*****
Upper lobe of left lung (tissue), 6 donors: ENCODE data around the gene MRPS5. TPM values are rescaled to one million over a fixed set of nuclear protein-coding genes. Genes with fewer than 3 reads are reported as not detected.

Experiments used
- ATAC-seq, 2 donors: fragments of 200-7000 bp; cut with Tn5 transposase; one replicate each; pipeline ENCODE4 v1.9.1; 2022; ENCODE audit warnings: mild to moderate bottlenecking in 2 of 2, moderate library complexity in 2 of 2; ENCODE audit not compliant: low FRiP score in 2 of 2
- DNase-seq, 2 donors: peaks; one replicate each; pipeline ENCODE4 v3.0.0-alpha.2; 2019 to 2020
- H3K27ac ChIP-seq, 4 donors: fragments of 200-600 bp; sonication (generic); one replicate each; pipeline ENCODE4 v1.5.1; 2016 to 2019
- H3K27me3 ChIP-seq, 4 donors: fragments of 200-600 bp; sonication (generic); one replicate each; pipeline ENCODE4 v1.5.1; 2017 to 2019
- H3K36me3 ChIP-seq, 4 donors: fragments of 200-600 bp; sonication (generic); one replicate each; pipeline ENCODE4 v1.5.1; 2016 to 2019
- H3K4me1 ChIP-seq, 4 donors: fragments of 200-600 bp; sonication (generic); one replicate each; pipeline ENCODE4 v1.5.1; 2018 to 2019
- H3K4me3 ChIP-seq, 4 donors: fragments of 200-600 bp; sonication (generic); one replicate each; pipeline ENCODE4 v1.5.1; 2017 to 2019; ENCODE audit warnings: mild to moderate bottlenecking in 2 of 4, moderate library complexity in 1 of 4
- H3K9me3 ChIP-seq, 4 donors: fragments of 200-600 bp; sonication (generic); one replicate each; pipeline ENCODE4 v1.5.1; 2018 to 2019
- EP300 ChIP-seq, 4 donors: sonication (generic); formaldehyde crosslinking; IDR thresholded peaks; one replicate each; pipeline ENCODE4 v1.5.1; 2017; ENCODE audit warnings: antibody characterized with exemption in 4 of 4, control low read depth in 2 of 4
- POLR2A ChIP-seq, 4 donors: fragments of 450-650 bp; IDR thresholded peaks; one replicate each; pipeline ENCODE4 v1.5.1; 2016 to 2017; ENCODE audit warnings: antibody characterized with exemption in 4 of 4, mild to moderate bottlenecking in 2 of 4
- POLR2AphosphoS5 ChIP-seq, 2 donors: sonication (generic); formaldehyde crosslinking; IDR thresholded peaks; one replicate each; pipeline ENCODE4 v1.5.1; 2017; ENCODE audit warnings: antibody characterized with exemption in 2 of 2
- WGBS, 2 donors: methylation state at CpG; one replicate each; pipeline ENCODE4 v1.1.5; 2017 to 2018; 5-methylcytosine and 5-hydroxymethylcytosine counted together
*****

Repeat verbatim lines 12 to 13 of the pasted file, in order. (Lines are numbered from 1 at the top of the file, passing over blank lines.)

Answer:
- POLR2A ChIP-seq, 4 donors: fragments of 450-650 bp; IDR thresholded peaks; one replicate each; pipeline ENCODE4 v1.5.1; 2016 to 2017; ENCODE audit warnings: antibody characterized with exemption in 4 of 4, mild to moderate bottlenecking in 2 of 4
- POLR2AphosphoS5 ChIP-seq, 2 donors: sonication (generic); formaldehyde crosslinking; IDR thresholded peaks; one replicate each; pipeline ENCODE4 v1.5.1; 2017; ENCODE audit warnings: antibody characterized with exemption in 2 of 2